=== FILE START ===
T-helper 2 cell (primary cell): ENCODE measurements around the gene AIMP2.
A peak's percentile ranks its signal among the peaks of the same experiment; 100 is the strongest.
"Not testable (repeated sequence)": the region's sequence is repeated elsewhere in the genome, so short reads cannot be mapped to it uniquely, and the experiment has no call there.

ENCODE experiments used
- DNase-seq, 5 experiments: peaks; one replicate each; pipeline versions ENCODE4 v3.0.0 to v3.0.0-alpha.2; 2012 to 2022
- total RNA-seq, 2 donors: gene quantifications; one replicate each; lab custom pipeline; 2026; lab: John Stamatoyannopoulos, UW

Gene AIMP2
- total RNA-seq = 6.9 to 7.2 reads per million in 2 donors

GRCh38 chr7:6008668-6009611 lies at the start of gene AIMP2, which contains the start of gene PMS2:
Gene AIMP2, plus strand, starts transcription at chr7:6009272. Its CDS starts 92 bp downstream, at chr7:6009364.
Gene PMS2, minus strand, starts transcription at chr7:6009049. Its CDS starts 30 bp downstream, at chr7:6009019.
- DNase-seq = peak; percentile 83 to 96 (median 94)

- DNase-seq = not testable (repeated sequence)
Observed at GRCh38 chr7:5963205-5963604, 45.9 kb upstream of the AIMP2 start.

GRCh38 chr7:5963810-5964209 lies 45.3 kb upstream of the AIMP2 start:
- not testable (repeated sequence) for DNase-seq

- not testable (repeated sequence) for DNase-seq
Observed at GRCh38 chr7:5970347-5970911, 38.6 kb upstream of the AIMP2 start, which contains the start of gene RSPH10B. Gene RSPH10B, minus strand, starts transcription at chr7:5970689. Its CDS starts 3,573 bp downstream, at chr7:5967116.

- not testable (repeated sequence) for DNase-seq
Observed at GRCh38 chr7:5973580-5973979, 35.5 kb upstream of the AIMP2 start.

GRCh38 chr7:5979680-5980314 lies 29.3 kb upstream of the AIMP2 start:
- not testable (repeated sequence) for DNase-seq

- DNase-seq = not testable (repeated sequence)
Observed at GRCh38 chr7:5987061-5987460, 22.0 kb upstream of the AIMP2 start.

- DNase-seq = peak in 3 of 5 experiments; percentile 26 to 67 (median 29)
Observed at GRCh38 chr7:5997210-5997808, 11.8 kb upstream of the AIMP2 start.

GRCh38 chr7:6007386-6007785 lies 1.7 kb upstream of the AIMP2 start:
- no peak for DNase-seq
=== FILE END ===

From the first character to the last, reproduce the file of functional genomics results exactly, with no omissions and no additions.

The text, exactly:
T-helper 2 cell (primary cell): ENCODE measurements around the gene AIMP2.
A peak's percentile ranks its signal among the peaks of the same experiment; 100 is the strongest.
"Not testable (repeated sequence)": the region's sequence is repeated elsewhere in the genome, so short reads cannot be mapped to it uniquely, and the experiment has no call there.

ENCODE experiments used
- DNase-seq, 5 experiments: peaks; one replicate each; pipeline versions ENCODE4 v3.0.0 to v3.0.0-alpha.2; 2012 to 2022
- total RNA-seq, 2 donors: gene quantifications; one replicate each; lab custom pipeline; 2026; lab: John Stamatoyannopoulos, UW

Gene AIMP2
- total RNA-seq = 6.9 to 7.2 reads per million in 2 donors

GRCh38 chr7:6008668-6009611 lies at the start of gene AIMP2, which contains the start of gene PMS2:
Gene AIMP2, plus strand, starts transcription at chr7:6009272. Its CDS starts 92 bp downstream, at chr7:6009364.
Gene PMS2, minus strand, starts transcription at chr7:6009049. Its CDS starts 30 bp downstream, at chr7:6009019.
- DNase-seq = peak; percentile 83 to 96 (median 94)

- DNase-seq = not testable (repeated sequence)
Observed at GRCh38 chr7:5963205-5963604, 45.9 kb upstream of the AIMP2 start.

GRCh38 chr7:5963810-5964209 lies 45.3 kb upstream of the AIMP2 start:
- not testable (repeated sequence) for DNase-seq

- not testable (repeated sequence) for DNase-seq
Observed at GRCh38 chr7:5970347-5970911, 38.6 kb upstream of the AIMP2 start, which contains the start of gene RSPH10B. Gene RSPH10B, minus strand, starts transcription at chr7:5970689. Its CDS starts 3,573 bp downstream, at chr7:5967116.

- not testable (repeated sequence) for DNase-seq
Observed at GRCh38 chr7:5973580-5973979, 35.5 kb upstream of the AIMP2 start.

GRCh38 chr7:5979680-5980314 lies 29.3 kb upstream of the AIMP2 start:
- not testable (repeated sequence) for DNase-seq

- DNase-seq = not testable (repeated sequence)
Observed at GRCh38 chr7:5987061-5987460, 22.0 kb upstream of the AIMP2 start.

- DNase-seq = peak in 3 of 5 experiments; percentile 26 to 67 (median 29)
Observed at GRCh38 chr7:5997210-5997808, 11.8 kb upstream of the AIMP2 start.

GRCh38 chr7:6007386-6007785 lies 1.7 kb upstream of the AIMP2 start:
- no peak for DNase-seq